Kaycee Manuppella


This is my last letter to the editor. I felt in the past that this was a good paper and a good place to express my views but the last letter I wrote to the editor was only partially published. If the paper is going to pick out parts of the letter and not publish the whole letter, it’s not staying true to itself, and I won’t be contributing in the future.

Gary Oliver

Glenwood Springs

The Glenwood Springs City Council has seemed to wiggle its way out of providing what all cities in the world do, and that is keeping their downtown clean. Sufficient monies should be included in the street and maintenance budget each year to achieve this goal. I do not mean just having the street sweeper cleaning, but also human beings constantly cleaning, because when you have more than 25,000 vehicles traveling through your town daily, it is an everyday need. It would help if the street sweeper is scheduled early in the morning, before the streets are clogged with parked vehicles. The downtown from Sixth Street to Ninth Street, with the side streets of Colorado and Cooper, is not that large of an area to maintain.

Why is it council keeps looking elsewhere when we have a designed “parking garage” for 94 cars next to the fire station? I know they will say that the DDA cannot offer it, but how much did the city pony up for the pool, the fourth tennis court, and the new kayak park? Come on, the city can afford to partner with the DDA to build a parking garage.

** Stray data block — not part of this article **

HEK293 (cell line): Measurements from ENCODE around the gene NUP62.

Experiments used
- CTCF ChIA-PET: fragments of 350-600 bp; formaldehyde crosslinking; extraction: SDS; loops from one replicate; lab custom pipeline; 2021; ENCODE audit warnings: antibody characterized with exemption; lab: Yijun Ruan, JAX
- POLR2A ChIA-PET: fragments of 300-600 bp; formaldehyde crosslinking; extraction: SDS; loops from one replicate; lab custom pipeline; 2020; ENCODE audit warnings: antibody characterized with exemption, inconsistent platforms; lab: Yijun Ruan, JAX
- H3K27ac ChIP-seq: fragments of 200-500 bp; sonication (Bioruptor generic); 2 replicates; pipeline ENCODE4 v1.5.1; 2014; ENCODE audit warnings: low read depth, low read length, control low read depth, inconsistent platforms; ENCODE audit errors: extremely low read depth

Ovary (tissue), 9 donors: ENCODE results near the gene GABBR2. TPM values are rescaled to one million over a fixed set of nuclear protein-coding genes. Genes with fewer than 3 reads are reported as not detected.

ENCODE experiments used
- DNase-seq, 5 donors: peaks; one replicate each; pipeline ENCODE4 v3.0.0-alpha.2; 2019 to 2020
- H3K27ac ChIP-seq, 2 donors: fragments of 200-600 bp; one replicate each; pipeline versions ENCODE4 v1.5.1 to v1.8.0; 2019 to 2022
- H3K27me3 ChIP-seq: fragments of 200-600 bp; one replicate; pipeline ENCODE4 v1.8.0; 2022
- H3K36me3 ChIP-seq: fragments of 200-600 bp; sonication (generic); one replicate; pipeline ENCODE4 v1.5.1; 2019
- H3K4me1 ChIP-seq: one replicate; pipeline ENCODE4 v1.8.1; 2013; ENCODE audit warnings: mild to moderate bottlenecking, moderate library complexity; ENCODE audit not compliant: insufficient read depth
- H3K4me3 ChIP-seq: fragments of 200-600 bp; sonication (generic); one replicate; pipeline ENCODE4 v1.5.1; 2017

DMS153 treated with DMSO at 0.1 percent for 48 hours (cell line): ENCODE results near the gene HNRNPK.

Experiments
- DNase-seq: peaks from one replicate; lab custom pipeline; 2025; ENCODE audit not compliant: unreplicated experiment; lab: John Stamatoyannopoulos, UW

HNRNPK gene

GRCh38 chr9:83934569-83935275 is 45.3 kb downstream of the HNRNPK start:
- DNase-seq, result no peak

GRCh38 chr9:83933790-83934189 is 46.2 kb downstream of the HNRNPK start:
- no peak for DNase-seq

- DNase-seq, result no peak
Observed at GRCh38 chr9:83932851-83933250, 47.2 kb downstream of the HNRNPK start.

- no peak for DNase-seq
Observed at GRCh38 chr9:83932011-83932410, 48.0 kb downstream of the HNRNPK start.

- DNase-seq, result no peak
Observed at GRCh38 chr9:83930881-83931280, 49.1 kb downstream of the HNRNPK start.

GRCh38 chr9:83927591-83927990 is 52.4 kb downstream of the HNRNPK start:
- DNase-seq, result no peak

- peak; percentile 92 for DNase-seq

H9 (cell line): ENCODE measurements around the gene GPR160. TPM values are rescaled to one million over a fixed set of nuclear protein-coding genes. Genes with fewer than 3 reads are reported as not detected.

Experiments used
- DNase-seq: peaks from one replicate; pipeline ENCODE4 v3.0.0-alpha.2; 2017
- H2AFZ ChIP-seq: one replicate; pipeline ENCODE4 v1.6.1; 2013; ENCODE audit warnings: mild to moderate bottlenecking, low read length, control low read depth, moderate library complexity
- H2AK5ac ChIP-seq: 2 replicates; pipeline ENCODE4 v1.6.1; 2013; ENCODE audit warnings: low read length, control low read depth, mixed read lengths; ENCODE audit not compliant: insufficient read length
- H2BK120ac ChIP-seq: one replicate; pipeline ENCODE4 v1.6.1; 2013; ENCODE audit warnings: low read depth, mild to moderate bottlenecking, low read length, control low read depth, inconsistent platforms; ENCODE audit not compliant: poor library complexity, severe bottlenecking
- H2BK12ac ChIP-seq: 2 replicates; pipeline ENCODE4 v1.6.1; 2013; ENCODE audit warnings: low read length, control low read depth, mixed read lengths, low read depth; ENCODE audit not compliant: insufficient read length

Oh, by the way, there is a rumor that CDOT is thinking about coming back to “repair the Grand Avenue Bridge.” Surely you remember about 10 years ago, when CDOT tried to get the city to OK repairs for the bridge, but it turned out to be a widening and lengthening of the bridge, which would have wiped out one-and-a-half blocks of the downtown.

Don Gillespie

Glenwood Springs

In response to the letter written by Randy McIntosh titled “Photo sensationalized accident in canyon,” I feel I must comment if only to dispel the accusation of “photojournalist sensationalism.”